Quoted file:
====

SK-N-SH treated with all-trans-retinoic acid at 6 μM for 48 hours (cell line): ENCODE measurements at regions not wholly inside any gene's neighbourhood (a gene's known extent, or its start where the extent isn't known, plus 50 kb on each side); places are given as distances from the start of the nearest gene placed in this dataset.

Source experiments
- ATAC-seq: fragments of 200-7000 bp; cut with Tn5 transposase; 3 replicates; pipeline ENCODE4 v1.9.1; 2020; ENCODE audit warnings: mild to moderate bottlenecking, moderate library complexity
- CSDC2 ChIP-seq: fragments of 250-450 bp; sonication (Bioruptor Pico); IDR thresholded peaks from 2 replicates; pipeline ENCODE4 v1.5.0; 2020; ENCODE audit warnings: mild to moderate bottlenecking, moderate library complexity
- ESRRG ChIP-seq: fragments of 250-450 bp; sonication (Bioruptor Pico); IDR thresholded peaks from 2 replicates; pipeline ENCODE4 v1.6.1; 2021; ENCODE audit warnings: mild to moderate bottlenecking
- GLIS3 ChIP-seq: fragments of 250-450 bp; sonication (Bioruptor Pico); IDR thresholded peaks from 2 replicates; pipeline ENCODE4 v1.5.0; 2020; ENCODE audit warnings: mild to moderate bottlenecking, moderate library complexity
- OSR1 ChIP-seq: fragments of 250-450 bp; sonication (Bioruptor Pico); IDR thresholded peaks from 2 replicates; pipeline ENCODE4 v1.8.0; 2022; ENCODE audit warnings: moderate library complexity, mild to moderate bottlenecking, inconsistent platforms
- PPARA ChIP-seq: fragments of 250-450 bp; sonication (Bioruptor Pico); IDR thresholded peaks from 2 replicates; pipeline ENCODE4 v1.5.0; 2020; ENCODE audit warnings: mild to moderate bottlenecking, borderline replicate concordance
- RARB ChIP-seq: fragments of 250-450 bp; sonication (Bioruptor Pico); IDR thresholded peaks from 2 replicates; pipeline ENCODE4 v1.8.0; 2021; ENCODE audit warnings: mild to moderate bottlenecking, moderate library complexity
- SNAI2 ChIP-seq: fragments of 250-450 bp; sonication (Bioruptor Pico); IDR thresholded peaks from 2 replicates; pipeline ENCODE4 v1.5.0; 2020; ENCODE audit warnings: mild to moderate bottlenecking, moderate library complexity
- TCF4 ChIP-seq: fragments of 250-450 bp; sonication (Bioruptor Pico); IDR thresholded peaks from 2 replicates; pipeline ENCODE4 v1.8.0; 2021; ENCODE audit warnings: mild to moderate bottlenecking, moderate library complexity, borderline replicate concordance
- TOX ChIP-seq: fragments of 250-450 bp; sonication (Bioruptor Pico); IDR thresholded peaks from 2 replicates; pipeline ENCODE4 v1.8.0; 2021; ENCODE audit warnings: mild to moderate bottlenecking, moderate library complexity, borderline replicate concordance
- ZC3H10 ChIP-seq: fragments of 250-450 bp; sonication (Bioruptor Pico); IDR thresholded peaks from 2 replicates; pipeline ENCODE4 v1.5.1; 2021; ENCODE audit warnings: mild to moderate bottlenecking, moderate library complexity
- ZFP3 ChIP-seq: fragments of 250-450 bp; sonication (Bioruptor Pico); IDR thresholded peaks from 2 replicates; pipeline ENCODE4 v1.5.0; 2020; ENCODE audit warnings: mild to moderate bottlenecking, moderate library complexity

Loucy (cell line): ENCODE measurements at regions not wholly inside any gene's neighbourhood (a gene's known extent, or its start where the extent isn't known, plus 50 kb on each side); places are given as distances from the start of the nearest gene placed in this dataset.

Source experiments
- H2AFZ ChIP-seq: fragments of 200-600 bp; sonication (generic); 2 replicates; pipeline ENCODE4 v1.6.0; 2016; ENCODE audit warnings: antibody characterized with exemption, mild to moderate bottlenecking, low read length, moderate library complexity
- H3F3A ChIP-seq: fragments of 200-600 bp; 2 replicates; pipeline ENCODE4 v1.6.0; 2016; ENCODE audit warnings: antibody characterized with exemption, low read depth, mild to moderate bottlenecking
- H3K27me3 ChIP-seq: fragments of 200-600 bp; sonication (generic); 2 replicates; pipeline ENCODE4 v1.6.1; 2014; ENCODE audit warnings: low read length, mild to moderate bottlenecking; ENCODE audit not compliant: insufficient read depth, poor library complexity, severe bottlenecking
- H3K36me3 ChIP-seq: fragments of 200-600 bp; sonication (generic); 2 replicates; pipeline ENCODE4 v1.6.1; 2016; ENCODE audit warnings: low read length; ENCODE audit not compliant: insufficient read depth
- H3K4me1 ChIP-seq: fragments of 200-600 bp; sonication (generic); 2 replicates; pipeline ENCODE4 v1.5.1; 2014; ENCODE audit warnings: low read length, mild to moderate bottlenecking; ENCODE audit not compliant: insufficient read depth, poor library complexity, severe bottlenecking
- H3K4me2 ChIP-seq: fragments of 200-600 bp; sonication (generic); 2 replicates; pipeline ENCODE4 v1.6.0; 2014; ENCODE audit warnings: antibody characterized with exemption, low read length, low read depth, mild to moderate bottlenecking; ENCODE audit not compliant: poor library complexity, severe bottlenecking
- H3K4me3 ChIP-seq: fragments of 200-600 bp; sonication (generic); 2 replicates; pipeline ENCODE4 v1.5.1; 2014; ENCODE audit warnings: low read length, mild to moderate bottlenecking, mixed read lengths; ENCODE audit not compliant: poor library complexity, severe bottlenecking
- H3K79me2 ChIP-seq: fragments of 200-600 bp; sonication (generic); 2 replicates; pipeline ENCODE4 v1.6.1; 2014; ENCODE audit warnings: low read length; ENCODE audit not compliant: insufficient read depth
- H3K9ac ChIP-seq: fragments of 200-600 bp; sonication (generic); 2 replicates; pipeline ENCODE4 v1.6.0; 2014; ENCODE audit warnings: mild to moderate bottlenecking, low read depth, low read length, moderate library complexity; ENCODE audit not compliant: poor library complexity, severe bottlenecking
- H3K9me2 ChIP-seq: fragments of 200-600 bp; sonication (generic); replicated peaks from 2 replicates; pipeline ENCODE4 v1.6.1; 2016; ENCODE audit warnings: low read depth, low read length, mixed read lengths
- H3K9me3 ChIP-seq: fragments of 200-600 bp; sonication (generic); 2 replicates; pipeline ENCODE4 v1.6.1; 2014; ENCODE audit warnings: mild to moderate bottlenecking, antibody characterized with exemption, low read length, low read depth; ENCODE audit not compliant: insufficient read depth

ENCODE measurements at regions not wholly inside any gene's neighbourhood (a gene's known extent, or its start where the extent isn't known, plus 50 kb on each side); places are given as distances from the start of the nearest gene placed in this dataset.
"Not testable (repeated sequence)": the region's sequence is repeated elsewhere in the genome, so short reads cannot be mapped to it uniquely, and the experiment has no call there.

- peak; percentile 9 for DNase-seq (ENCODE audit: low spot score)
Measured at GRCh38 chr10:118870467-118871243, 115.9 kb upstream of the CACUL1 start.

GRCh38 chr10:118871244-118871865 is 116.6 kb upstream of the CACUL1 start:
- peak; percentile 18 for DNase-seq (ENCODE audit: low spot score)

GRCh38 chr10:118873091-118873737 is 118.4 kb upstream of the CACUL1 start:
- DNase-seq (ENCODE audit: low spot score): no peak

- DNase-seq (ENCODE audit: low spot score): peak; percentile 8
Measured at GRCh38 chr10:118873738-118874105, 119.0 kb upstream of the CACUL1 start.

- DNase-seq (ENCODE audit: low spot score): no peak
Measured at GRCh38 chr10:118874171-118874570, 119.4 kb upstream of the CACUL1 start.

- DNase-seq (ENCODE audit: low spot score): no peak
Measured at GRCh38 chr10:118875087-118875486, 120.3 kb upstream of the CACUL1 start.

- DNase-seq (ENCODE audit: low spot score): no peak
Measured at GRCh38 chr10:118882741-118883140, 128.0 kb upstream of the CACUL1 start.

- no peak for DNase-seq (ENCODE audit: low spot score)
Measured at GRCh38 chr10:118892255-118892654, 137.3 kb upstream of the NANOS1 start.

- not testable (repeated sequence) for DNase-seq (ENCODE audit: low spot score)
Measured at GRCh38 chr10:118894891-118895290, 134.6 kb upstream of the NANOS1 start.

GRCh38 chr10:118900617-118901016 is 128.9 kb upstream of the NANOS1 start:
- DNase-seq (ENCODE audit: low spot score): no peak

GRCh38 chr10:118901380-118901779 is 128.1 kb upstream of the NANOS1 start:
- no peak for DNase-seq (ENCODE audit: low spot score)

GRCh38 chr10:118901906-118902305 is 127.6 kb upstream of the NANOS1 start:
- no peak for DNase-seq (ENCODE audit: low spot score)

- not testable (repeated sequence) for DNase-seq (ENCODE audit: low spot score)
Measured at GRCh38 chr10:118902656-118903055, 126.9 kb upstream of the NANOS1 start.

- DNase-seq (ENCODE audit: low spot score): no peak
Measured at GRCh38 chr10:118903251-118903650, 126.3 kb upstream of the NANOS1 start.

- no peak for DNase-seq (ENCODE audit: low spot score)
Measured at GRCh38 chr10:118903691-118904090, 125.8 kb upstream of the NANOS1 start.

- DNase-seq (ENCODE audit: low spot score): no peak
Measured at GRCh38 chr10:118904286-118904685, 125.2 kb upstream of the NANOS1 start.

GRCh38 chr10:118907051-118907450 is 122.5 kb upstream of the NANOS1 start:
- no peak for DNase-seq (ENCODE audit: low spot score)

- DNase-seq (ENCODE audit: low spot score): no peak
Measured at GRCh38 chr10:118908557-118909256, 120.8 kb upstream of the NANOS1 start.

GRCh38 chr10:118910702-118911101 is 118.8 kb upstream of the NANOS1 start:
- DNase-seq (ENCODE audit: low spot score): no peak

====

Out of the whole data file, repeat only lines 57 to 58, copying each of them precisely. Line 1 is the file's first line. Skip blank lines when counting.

Measured at GRCh38 chr10:118903251-118903650, 126.3 kb upstream of the NANOS1 start.

- no peak for DNase-seq (ENCODE audit: low spot score)